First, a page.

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Playing Tips

  • Keep It Warm

    SBO Staff | May 4, 2021Begin each rehearsal with a warm-up routine that focuses on some basic playing. This will develop good tone, intonation, blend and balance, technique, and it will engage the students to develop deeper listening skills. There are many good ensemble method books that can be incorporated to help a director initiate this phase. All in all, […] Read More...
  • Clarinet “B for Bulls Eye and Both Pinkies”

    SBO Staff | April 6, 2021To accelerate learning for B above the break, I put 1/4” round color coding labels on both pinky keys. Students learn that B is the bulls eye of the music staff and played with both pinkies’. Michel Nadeau Burr Intermediate School East Northport, NY   For a PDF of this playing tip, with SBO’s Tone […] Read More...
  • To ‘daah’ or not to ‘daah’

    Steven Holgate | March 6, 2021“One of the most common contributions to a non-characteristic brass sound from a young player is the approach to articulation. Many use a ‘default’ articulation, such as ‘poo,’ ‘thaw,’ between the lips ‘pthoo,’ or just a ‘whoo’ with no tongue at all. The easiest ways to identify the style of articulation that a student is […] Read More...
  • Walk It Off!

    Todd Riddleberger | January 8, 2021

    “When in the final stages of preparation for any form of concert or performance, be sure to allow your students the opportunity to execute a ‘walk-through’ of the event.

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  • Tape Your Flute

    Terry Speed | December 3, 2020

    “To avoid some confusion for beginning flute players’ finger position, I put a small piece of masking tape on the first and third button of the left-hand portion of the flute. The tape is removed after a week or so when the players can find the natural finger position.”

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  • Essential for Embouchure

    David Snyder | October 28, 2020

    Young clarinet players often play with unsupported, flat sounds in the upper register. This is often caused by a mushy bottom lip and chin. Ask your clarinetists to imagine they are looking in a mirror and putting on either lipstick or Chapstick.

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  • Getting Good Air

    Carolyn Ireland | October 1, 2020

    Characteristic tone and tuning start with air. Unrestricted air requires use of the diaphragm, posture that allows for expansion in the abdomen, a relaxed and open throat, and no tension in the shoulders or neck. Good air should move a piece of paper held in front of the face from vertical to horizontal.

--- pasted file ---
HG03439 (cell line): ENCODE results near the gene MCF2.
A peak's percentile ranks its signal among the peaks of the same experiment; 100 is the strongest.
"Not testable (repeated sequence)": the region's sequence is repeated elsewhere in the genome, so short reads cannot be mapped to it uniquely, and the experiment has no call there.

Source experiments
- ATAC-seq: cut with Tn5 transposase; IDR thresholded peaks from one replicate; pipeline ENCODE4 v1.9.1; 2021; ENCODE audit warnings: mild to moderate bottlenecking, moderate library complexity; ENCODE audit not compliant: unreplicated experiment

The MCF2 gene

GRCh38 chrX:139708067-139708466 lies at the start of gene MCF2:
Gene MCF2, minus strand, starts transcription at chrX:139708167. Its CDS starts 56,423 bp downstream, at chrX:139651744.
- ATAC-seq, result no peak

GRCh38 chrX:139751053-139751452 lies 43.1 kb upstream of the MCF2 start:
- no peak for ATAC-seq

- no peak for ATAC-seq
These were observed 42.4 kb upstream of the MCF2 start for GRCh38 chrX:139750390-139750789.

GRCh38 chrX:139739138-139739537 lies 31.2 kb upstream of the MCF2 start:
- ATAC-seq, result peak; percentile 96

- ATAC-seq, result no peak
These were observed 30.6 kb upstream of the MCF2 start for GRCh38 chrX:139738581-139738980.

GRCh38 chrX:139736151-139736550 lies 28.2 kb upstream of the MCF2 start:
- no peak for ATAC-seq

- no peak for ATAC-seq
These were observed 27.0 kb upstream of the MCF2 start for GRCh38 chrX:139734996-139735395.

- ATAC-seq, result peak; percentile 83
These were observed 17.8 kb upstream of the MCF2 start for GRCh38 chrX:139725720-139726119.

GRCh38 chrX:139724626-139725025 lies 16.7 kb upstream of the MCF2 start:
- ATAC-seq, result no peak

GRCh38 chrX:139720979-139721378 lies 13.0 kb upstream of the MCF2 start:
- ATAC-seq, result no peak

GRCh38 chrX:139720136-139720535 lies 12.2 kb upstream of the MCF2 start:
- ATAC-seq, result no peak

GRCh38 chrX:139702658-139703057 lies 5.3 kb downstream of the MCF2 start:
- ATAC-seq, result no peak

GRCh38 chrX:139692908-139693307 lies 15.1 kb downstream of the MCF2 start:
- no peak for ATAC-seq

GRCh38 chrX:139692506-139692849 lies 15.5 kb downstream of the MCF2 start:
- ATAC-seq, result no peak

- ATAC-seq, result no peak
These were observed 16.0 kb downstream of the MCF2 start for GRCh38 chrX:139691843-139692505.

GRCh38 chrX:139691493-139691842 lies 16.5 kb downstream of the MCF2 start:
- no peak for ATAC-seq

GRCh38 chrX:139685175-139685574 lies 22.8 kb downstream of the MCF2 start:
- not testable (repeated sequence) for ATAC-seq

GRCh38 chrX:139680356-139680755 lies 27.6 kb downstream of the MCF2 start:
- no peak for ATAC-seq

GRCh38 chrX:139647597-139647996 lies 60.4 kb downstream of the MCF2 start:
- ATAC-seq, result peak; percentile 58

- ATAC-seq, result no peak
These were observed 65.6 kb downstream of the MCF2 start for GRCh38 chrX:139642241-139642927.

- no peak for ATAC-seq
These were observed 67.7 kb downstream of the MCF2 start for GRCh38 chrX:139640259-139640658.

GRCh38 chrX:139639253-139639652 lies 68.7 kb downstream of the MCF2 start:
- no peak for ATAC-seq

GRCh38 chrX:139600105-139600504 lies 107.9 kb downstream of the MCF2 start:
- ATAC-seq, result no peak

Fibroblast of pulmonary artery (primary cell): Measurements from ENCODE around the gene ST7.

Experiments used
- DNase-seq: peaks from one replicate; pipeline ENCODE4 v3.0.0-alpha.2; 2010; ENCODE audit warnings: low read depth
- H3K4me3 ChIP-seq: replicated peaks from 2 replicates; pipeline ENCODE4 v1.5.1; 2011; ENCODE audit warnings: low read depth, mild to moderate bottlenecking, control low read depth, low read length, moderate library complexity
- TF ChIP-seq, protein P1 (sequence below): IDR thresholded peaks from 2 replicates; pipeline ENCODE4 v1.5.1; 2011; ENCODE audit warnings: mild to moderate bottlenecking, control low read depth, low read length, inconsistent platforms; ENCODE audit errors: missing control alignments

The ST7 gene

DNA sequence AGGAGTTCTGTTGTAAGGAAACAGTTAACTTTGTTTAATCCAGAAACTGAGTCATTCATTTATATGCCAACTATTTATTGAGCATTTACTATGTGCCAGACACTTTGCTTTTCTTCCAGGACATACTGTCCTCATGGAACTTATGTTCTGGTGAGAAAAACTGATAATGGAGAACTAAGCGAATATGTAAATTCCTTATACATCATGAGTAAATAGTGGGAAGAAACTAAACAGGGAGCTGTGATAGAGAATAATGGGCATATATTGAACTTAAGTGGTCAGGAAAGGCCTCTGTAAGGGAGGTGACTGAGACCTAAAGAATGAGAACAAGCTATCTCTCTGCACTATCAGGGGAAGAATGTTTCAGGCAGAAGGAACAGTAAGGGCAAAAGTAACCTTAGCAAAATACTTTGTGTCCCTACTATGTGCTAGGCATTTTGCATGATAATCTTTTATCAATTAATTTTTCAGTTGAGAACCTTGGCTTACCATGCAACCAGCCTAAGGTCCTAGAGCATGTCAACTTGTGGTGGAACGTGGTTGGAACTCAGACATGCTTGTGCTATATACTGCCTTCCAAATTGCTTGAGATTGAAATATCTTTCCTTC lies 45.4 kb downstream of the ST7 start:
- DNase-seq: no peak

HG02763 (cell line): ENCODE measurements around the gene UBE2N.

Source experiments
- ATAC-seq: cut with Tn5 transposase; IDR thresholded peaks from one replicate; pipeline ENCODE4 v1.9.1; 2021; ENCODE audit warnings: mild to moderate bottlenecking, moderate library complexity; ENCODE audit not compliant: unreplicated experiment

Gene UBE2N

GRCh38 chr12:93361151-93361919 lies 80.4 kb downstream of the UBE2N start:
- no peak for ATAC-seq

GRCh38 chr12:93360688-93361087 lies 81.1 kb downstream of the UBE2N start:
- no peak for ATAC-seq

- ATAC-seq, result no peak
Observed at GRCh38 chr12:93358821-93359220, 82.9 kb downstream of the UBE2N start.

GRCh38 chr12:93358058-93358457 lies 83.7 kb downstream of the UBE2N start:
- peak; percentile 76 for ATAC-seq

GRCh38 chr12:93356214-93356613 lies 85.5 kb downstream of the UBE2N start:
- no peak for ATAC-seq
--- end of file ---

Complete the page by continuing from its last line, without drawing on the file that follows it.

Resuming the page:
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  • 10-Minute Brass Warmup

    Jim Kusserow | September 2, 2020

    Brass players warm up on your mouthpiece only. Play descending major arpeggios chromatically in whole notes from tuning Bb to as low a pedal tone as you can. After a quick rest, begin an ascending arpeggio pattern from low Bb concert to as high as you can without changing your embouchure. Tone, range and endurance will improve. Takes about 10 minutes.

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  • The Sound of Silence

    Ryan Laney | July 31, 2020

    I’m very insistent on the sound vs. silence duality. We will often practice by starting a note together with a solid sound and releasing the note together as a group. Depending on the group, it sometimes takes only two or three tries, sometimes it takes 15-20 minutes of work, but we get there!

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  • Keep it Warm

    Jeremy D. Schutter | July 15, 2020

    Begin each rehearsal with a warm-up routine that focuses on some basic playing. This will develop good tone, intonation, blend and balance, technique, and it will engage the students to develop deeper listening skills. There are many good ensemble method books that can be incorporated to help a director initiate this phase.

    Read More...
  • Essential for Embouchure

    David Snyder | June 15, 2020

    Young clarinet players often play with unsupported, flat sounds in the upper register. This is often caused by a mushy bottom lip and chin. Ask your clarinetists to imagine they are looking in a mirror and putting on Chapstick.

    Read More...
  • To ‘daah’ or not to ‘daah’

    Steven Holgate | March 3, 2020

    “One of the most common contributions to a non-characteristic brass sound from a young player is the approach to articulation. Many use a ‘default’ articulation, such as ‘poo,’ ‘thaw,’ between the lips ‘pthoo,’ or just a ‘whoo’ with no tongue at all.

    Read More...
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